TALLAHASSEE, Fla. (WTXL) — Leon County School Board members are now working without a paycheck.
However, the message from most is that their job protecting students in Leon County is more important than money.
"I promise you; I didn't run for this job for a salary," said school board member DeeDee Rasmussen.
Leon County School Board Member DeeDee Rasmussen and the four other board members will work without pay.
On Friday, the Florida Board of Education decided to withhold monthly pay of their $37,000 annual salary for every month the state finds Leon County isn't in compliance with state regulations.
Leon County recently voted to require asymptomatic, unvaccinated students recently exposed to students who forego quarantine to wear a mask.
Meaning so long as that rule stands, roughly $3,000 monthly before taxes are no longer coming to the board members. For most board members, the job isn’t the only source of income for most of the board.
"I am concerned not because of my salary, but because of the fiscal and emotional impacts on the district," said Rasmussen.
Guidance from Education Commissioner Richard Corcoran early in summer 2021 referred to withheld salaries as an ”initial step," hinting at consequences down the road.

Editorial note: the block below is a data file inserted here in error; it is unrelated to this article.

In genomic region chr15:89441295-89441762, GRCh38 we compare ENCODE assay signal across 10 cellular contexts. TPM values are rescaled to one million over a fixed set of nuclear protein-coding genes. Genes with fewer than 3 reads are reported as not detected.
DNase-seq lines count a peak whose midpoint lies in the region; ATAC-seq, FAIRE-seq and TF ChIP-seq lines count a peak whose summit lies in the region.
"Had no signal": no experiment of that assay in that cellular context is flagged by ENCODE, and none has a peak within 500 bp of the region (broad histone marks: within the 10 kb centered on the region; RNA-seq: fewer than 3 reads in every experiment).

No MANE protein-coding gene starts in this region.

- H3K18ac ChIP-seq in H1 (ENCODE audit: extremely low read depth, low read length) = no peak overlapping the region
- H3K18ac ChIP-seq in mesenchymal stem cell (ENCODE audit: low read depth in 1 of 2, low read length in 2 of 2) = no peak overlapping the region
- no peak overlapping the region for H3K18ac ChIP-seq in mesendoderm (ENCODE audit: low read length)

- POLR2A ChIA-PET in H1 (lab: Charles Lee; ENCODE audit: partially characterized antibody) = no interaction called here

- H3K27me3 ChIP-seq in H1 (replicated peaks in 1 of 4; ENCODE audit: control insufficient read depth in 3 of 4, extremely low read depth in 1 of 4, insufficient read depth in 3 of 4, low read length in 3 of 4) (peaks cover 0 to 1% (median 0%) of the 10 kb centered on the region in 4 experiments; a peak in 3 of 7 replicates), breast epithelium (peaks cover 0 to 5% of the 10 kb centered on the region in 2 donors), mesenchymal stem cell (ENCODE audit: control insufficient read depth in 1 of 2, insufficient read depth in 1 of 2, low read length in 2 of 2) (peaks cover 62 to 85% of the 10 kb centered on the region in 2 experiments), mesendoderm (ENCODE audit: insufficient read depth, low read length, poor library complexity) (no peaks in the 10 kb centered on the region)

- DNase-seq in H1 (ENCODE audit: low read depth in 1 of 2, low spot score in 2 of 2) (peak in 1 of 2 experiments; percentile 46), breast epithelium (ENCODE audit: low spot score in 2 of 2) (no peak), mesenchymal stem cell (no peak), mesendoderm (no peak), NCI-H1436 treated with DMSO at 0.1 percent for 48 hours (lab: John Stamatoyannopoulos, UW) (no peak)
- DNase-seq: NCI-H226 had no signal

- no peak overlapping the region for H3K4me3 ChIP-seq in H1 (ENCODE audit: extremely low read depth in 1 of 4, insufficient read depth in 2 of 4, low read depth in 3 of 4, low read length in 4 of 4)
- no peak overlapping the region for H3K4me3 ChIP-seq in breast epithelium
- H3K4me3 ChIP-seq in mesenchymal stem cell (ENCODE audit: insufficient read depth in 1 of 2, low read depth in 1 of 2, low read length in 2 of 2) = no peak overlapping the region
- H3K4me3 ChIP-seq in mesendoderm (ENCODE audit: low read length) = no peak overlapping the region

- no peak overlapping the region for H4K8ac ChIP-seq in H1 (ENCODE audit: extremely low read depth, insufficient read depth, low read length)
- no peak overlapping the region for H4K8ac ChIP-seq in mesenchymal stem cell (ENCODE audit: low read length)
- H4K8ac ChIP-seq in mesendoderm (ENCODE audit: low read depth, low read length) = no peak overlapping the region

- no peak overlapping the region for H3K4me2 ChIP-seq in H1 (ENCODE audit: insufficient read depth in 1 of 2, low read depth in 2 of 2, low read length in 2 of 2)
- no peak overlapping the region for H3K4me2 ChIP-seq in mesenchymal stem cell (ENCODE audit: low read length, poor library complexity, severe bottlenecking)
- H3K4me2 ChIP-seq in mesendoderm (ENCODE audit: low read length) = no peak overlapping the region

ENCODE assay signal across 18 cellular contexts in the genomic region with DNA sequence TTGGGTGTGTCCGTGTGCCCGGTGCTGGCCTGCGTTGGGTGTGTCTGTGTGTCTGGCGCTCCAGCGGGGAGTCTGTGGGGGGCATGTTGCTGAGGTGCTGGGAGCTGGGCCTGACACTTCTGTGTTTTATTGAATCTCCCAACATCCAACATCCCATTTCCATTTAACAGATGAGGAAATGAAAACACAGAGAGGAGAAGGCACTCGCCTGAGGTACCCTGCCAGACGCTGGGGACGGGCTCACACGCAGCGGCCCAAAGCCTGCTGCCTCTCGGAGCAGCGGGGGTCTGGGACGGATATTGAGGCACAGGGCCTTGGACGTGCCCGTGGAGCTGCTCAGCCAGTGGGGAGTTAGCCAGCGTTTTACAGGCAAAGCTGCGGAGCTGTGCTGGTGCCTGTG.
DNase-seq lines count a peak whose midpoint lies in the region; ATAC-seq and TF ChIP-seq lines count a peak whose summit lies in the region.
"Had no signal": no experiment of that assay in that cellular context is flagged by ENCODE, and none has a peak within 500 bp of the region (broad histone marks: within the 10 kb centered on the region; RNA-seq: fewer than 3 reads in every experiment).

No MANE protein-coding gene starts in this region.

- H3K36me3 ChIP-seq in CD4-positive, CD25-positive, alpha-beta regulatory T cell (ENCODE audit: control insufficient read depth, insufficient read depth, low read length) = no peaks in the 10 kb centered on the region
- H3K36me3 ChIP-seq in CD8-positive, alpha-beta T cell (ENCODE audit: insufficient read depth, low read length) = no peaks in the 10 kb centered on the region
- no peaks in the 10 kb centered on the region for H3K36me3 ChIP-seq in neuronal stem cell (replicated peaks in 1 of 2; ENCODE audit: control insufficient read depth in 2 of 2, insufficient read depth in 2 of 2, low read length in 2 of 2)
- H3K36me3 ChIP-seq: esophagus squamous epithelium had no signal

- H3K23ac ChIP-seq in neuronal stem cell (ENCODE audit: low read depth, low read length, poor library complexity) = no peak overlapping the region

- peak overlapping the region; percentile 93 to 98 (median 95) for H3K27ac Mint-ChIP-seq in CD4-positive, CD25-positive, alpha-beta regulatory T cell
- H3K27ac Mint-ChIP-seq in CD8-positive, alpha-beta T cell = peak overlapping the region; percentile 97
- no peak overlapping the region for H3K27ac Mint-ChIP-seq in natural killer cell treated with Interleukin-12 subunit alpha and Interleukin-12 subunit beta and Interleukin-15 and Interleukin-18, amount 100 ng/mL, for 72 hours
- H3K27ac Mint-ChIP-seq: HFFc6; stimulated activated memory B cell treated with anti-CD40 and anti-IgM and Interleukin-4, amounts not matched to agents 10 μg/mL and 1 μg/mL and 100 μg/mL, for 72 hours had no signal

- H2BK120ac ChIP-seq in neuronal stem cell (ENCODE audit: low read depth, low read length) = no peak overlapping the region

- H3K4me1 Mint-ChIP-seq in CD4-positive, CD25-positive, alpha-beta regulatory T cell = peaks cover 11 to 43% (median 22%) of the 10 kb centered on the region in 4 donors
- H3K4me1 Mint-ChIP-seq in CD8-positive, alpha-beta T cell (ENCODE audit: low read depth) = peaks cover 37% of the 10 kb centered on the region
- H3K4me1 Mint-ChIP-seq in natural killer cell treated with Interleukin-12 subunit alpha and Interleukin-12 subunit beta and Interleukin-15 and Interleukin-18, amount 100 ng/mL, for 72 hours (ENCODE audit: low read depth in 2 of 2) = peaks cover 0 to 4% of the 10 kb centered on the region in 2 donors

School board member Daryl Jones said his next steps include fighting for federal funding for students.
"I’m going to demand that the Governor and the commissioner of education make certain they harvest federal funds to remedy learning loss, respond to juvenile crime, and make schools safe," said Jones.
Meanwhile, Rasmussen is focused on mental health.
"We had over 200 suicide risk assessments in just this first nine weeks of school, we've had about 100 behavioral threat assessments and over 3,000 suspicious activity. So, I continue to be very concerned about our students and our need to get back to normal as quickly as we possibly can,” she said.
Jones was one of the more vocal board members calling for stronger mask mandates.
"I'm employed by my principals in my district, and they told me they wanted their kids masked," he said.
Before the start of the school year, Rasmussen advocated a different route.
"I took an oath to uphold the law and so we ought to challenge that in court, not by just ignoring, you know, we can't just pick and choose which laws we want to follow," she said.
Both are now a united front in fighting those sanctions from the state.
"I do think it raises an interesting legal question, and that is, does the executive branch have the authority to reach into local government and discontinue funding when there's a disagreement on policy issues," asked Rasmussen.
The board is challenging the state board of education's decision. A two-day hearing will begin on Thursday.